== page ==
While invasive zebra and quagga mussels (ZQM) have not been found in British Columbia to date, they remain a major threat to BC waters.
In other parts of North America, these mussels have caused considerable damage to hydropower stations, and municipal water supplies. The mussels can also have impacts on biodiversity, water quality, recreation, fisheries and species at risk. You can learn more about the impacts of aquatic invasive species and what you can do to help here.
Monitoring for early detection of infestations
Once introduced into a waterbody ZQM are difficult, if not impossible, to control. If ZQM are detected in an aquatic system, response efforts must begin swiftly! CKISS conducts ZQM monitoring to ensure early detection of any new infestations in local waterbodies. As of October 1, 2020, CKISS had collected 235 plankton samples from nine waterbodies in our region.
Samples are analyzed in a provincial lab to detect the presence of ZQM veligers (microscopic larvae). As of August 26, all of these samples have tested negative for invasive mussels.
Education empowers boaters to stop the spread
In addition to monitoring, CKISS facilitates education and outreach activities related to mitigating the impacts of aquatic invasive species in the Central Kootenay. In 2020, CKISS partnered with the Regional District of Central Kootenay and the Creston Valley Wildlife Management Centre to install six new educational signs at water based recreation sites to remind users of the importance of the Clean, Drain, Dry program.
We also hosted a Clean, Drain Dry educational booth at various locations to talk to watercraft users. Our outreach booth was set up this summer at the Village of Slocan boat launch, Lakeside Park in Nelson, and Kokanee Creek Provincial Park.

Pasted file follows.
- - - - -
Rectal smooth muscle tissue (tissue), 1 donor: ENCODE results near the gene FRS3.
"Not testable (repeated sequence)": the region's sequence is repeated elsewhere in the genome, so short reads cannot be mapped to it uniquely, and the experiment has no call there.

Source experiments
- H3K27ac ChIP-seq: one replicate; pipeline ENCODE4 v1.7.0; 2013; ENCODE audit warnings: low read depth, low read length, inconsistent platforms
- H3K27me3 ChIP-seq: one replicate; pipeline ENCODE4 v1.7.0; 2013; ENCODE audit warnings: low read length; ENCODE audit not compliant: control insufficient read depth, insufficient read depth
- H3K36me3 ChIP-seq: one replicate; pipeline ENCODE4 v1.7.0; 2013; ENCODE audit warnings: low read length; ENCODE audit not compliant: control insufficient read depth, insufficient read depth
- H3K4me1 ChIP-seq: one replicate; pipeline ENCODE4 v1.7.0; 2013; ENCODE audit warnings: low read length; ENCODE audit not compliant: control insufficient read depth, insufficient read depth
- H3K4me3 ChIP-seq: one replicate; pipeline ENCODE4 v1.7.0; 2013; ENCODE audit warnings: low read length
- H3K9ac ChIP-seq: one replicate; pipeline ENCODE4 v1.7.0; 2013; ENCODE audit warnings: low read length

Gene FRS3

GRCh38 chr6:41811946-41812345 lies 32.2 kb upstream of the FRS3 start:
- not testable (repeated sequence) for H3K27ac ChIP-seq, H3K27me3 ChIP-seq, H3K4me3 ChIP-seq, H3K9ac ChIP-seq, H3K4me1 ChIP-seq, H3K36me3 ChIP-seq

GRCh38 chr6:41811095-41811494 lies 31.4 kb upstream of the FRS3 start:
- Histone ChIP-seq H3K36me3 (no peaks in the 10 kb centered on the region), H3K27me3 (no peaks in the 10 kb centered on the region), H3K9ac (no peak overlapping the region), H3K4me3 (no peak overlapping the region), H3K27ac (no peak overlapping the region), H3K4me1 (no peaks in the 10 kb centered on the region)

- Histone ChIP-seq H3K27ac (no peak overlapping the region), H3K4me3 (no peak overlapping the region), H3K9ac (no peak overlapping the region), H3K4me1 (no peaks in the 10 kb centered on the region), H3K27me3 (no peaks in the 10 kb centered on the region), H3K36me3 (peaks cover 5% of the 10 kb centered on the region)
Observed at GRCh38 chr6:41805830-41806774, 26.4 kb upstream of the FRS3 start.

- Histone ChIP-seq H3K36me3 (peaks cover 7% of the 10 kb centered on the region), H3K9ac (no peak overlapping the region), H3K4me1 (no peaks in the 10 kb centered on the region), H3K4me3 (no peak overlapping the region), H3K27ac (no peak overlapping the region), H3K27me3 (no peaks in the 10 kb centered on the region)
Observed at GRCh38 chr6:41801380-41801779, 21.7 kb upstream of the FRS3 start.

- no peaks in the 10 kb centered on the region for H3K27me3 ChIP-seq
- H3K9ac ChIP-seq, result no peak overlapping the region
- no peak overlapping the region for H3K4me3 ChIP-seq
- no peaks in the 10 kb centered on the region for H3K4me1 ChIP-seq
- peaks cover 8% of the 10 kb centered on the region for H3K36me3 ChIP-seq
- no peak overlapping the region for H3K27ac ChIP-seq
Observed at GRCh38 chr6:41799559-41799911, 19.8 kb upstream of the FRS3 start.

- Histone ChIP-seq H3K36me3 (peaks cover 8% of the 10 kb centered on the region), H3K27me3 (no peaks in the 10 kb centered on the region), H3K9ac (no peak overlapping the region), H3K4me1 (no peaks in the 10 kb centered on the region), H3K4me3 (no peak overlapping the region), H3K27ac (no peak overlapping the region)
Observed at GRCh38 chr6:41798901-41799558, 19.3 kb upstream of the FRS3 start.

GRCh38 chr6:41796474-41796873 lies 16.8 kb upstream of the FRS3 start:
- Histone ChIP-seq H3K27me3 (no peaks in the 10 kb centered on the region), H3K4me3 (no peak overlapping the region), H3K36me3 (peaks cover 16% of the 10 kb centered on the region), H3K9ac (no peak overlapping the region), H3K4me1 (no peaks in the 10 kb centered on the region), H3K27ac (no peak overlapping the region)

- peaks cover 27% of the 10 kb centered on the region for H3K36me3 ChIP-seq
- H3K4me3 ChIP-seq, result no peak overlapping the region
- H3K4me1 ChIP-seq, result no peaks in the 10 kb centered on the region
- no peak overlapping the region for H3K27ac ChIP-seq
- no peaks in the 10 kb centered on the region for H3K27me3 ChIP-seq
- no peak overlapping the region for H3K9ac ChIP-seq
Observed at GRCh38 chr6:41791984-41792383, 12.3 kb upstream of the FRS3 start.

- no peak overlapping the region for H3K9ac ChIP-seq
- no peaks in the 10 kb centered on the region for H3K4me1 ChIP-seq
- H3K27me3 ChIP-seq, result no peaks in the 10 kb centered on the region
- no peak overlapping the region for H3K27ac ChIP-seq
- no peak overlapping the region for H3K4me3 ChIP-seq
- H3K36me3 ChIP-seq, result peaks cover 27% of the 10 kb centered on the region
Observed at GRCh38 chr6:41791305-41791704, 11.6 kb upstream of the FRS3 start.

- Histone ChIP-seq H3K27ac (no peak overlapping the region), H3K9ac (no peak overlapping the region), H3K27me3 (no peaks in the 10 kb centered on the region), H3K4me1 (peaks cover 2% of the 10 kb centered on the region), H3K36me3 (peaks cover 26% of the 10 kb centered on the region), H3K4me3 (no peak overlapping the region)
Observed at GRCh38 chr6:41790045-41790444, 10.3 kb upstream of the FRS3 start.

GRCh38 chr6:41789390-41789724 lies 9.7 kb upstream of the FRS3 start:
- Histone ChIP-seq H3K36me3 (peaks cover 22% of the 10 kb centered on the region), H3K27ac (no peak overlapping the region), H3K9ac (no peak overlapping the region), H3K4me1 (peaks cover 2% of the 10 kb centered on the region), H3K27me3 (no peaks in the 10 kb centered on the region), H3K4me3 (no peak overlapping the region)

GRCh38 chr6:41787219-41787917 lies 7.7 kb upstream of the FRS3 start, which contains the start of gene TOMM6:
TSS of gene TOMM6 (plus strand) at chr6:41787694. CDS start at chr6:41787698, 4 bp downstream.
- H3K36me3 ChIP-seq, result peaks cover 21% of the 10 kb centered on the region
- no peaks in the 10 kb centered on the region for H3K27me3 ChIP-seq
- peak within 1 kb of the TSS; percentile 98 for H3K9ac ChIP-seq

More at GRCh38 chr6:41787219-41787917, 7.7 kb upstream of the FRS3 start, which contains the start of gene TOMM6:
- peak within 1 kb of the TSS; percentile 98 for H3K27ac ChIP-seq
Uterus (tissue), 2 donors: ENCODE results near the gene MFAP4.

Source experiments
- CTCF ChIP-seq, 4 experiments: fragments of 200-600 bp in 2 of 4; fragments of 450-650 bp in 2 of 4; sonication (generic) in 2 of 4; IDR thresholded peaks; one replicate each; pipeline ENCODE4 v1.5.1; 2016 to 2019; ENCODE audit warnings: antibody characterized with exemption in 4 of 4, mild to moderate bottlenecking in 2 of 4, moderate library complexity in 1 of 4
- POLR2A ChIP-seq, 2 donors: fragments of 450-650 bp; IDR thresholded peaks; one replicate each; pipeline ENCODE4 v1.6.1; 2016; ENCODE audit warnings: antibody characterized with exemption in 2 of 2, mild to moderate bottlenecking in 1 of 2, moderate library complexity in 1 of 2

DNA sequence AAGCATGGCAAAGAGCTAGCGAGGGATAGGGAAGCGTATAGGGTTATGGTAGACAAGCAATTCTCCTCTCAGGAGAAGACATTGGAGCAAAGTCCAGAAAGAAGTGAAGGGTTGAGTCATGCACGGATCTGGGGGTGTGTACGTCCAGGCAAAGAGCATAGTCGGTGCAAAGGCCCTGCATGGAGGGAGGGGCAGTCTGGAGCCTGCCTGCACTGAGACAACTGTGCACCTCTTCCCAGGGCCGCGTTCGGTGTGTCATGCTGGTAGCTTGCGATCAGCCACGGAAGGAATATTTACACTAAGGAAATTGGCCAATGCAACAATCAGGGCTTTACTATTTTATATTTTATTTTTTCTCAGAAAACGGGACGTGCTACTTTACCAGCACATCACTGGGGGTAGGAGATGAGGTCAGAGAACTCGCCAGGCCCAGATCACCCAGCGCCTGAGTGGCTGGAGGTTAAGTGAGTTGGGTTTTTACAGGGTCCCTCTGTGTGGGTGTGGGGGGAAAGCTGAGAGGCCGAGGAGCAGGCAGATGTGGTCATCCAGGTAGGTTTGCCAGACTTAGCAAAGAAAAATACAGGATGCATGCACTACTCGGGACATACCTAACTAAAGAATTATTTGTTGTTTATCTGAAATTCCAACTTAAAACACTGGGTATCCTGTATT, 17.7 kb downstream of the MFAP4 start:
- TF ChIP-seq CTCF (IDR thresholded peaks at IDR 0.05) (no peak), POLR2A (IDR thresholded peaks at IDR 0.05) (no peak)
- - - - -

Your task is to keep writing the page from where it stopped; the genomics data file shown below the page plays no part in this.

The Clean Drain Dry (CDD) program is designed to prevent the introduction and spread of aquatic invasive species through recreational pathways by increasing awareness about transporting invasive species and encouraging responsible behaviour, namely cleaning, draining and drying watercraft and gear.
Inspection stations intercept contaminated watercraft
ZQM can be transferred from one waterbody to another as ‘hitchhikers’ onto watercraft or equipment. These organisms have been found as nearby as Montana and Manitoba, and could easily be introduced to BC waters on boats returning from a mussel-infested region. Zebra and quagga mussels can survive for several weeks out of the water!
This is why the provincial BC Invasive Mussel Defence Program operates watercraft inspection stations. These stations inspect and decontaminate high-risk watercraft so that they do not transport mussels into BC. If your boat has been in a mussel-infested state or province in the last 30 days, it MUST be decontaminated before entering BC waters.
These inspection stations continued to operate in 2020. The total number of inspections conducted this year was lower than in 2019. Less watercraft were crossing the border from the US. However, these stations still played a very important role in preventing invasive mussels from entering BC waters. By July 23, 2020, 74 high-risk watercraft had been identified at BC inspection stations. Ten of these watercraft were contaminated with invasive mussels!
In 2019, it was noted that some vehicles carrying non-motorized watercraft were not stopping at the watercraft inspection stations. CKISS would like to remind drivers that ALL watercraft must stop at inspection stations. Boats which have not been in an infested province or state must still be thoroughly cleaned, drained and dried when being moved from one waterbody to another.
This important work is funded by the Ministry of Environment & Climate Change Strategy, Habitat Conservation Trust Foundation and Columbia Power Corporation.